How Sweden has developed her Northland
THE LAPLAND EXPRESS pulls out of Stockholm every afternoon at two-thirty; swiftly it glides northward over electrified lines. All night it runs through tall pine forests. In the morning it crosses the Arctic Circle, to speed all day over the wastes of Lapland, pull over the low mountains on the Norwegian border, dive precipitately down a great fiord, and draw up finally at the extreme North Atlantic port of Narvik.
That journey, moved over onto the map of Canada, would extend from Lake Athabaska to Aklavik, at the mouth of the Mackenzie River. Why should Sweden maintain such a service to the Arctic? Because of a heavy, greyish-black stuff which lies up there in whole mountainfuls, and which is more precious to our modern world than gold or diamonds—iron. And because of great timber, pulp, power and gold developments along the way.
I say developments advisedly, because Sweden’s Northland is being developed, not exploited. Her forests are not being stripped and ravished and left a tinderbox of waste; cared for and replenished, they contain forty per cent more wood today than 100 years ago! Her gold is not being gouged out to the accompaniment of wild, antisocial speculation. Her vast Arctic iron resources are being efficiently operated by private interests, while the nation shares fiftyfifty in the profits and the thousands of miners enjoy the highest living standards of their craft in Europe. The great waterfalls of the North have been acquired by the State and are being developed in orderly progression, soon to be linked by a trunk line to Stockholm.
Shall we step aboard the Lapland Express, then, and go North for a closer look at all this?
1 I 'HE TIMBER region is the first we pass through. -L Sweden’s forest industry is superbly organized. The sawmills are located at the estuaries of the rivers; alongside each is a pulp mill, to which passes every scrap of waste from the sawing. The pulp mill also profits by having its logs—the thin, crooked or inferior ones—brought cheaply down the river with the sawlogs. Through this arrangement, too, logs that offer as little as a single two-by-fourinch piece of lumber can economically be used up.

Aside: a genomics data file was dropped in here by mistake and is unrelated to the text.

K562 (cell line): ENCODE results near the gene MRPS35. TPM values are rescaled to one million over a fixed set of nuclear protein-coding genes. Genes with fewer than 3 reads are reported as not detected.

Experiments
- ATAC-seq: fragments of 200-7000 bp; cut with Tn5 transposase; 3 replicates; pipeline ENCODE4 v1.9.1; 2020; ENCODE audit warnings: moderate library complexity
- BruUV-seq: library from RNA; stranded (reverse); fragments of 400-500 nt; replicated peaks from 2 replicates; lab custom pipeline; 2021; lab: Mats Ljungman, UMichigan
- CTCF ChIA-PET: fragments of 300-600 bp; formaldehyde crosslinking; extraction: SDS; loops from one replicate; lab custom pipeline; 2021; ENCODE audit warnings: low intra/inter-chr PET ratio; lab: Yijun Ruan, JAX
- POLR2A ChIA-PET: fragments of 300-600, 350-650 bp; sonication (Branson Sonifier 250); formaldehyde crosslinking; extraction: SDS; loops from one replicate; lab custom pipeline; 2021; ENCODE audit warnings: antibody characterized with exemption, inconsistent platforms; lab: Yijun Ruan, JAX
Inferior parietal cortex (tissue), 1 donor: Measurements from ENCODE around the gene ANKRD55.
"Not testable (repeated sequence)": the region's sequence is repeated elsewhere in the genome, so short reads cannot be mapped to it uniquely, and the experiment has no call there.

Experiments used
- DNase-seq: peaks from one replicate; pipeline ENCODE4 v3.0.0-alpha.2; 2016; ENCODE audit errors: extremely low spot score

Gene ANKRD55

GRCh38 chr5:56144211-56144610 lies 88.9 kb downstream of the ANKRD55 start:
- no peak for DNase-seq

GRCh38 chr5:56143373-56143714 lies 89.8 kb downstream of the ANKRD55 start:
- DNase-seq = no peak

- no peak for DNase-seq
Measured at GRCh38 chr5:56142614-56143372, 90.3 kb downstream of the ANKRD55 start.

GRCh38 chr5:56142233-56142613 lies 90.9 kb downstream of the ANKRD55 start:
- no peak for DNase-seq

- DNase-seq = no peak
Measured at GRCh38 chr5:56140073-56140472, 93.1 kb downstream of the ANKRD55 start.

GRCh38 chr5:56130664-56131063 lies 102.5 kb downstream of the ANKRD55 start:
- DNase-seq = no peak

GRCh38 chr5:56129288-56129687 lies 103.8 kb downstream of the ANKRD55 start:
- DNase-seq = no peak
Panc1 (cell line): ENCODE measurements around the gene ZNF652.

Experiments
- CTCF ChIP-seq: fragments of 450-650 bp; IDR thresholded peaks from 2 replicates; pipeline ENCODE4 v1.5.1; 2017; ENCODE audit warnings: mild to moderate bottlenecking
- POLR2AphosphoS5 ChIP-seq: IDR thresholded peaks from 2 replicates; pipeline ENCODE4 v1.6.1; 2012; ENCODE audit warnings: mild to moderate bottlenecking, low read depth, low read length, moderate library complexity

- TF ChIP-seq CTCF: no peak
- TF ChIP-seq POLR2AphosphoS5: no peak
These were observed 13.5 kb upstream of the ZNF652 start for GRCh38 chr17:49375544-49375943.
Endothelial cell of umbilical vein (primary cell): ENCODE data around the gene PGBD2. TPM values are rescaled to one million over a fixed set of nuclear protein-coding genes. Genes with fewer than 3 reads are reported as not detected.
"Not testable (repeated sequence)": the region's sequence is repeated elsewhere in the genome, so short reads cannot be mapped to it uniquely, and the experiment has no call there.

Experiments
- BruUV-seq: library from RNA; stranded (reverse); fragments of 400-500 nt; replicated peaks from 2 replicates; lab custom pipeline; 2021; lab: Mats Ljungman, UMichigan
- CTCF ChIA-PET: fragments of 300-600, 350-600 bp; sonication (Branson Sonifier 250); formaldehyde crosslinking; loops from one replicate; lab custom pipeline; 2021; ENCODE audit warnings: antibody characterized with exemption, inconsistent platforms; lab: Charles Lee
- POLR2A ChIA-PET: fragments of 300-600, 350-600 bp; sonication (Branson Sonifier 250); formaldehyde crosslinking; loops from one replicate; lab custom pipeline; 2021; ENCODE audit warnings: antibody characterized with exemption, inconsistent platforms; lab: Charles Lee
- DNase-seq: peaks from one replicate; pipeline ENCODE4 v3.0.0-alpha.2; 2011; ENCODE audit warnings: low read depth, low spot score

Floating channels—15,000 miles of them—have been rigged up in Swedish rivers, so that the logs are continuously and smoothly guided downstream. The floating is handled by a co-operative association of all the timber interests operating on that particular river. Once at the estu-
ary, the logs are sorted out according to their brand.
Private logging firms own just over one quarter of Sweden’s forest land. Farmers and landed proprietors hold nearly one half; and the State and municipalities own the rest. Whereas legislation practically prevents the private logging companies from adding to their forests, it is the fixed policy of the State to increase its holdings whenever an adjoining wooded property is offered for sale at a reasonable price. When units of a certain size are built up, the State goes into the logging business. It pays the local taxes just like anyone else, and makes a profit for the people, running up into millions of dollars.
Forestry has been developed to a science in Sweden. The nation’s forests are measured, and estimated to contain 1,420 million cubic meters of wood. The annual growth is calculated at forty-seven million cubic meters; the “crop” taken out is between thirty and forty millions. Her forest land is Sweden’s greatest single natural resource, and she intends that it be permanently maintained. For thirty years it has been unlawful, not merely to slash forests but even to thin them out unduly. Immature trees may not be cut at all, and the replacement of all mature timber cut must be provided for either by natural regeneration (the ideal held out), or by planting seedlings.